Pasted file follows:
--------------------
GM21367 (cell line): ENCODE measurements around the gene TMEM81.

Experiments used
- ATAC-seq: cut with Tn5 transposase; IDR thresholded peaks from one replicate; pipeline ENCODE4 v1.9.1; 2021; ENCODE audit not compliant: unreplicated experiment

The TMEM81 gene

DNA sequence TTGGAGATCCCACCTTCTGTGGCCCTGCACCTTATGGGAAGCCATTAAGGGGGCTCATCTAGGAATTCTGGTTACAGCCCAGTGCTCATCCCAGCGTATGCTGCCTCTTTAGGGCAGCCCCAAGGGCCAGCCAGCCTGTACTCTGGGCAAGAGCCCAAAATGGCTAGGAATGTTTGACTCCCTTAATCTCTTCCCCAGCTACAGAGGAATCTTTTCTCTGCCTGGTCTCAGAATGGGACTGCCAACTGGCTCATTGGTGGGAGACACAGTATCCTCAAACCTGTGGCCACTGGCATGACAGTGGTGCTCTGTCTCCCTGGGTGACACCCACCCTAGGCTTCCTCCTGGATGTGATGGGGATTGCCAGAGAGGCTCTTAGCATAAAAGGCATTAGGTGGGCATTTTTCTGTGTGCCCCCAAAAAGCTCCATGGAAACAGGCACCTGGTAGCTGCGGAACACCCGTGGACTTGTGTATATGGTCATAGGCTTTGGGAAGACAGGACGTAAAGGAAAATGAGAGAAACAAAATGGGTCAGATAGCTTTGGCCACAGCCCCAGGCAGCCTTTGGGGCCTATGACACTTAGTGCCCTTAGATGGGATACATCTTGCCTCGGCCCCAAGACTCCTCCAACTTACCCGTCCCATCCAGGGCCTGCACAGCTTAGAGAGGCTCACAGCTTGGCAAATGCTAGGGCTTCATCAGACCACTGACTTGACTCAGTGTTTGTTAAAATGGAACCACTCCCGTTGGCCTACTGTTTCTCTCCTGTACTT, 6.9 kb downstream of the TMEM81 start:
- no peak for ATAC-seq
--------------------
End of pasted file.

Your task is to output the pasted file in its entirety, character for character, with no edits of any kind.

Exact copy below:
GM21367 (cell line): ENCODE measurements around the gene TMEM81.

Experiments used
- ATAC-seq: cut with Tn5 transposase; IDR thresholded peaks from one replicate; pipeline ENCODE4 v1.9.1; 2021; ENCODE audit not compliant: unreplicated experiment

The TMEM81 gene

DNA sequence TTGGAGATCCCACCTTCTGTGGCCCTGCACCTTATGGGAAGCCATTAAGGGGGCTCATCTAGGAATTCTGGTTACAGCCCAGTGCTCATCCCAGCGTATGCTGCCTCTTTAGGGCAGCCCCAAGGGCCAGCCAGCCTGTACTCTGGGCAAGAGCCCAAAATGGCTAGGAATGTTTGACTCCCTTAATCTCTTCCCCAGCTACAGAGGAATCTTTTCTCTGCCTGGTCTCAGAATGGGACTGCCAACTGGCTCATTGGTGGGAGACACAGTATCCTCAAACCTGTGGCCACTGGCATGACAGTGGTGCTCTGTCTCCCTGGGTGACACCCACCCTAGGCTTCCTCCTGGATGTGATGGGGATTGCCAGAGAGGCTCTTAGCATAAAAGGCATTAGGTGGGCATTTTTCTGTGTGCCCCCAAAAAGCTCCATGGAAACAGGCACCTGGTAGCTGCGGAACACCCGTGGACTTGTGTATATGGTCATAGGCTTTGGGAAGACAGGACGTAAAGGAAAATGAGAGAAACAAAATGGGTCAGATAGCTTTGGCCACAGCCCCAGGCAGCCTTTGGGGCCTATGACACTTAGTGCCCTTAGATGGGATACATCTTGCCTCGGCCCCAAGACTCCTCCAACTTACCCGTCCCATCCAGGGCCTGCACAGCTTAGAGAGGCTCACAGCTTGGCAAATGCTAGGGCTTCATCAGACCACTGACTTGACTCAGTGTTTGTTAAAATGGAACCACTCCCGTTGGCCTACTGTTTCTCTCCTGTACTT, 6.9 kb downstream of the TMEM81 start:
- no peak for ATAC-seq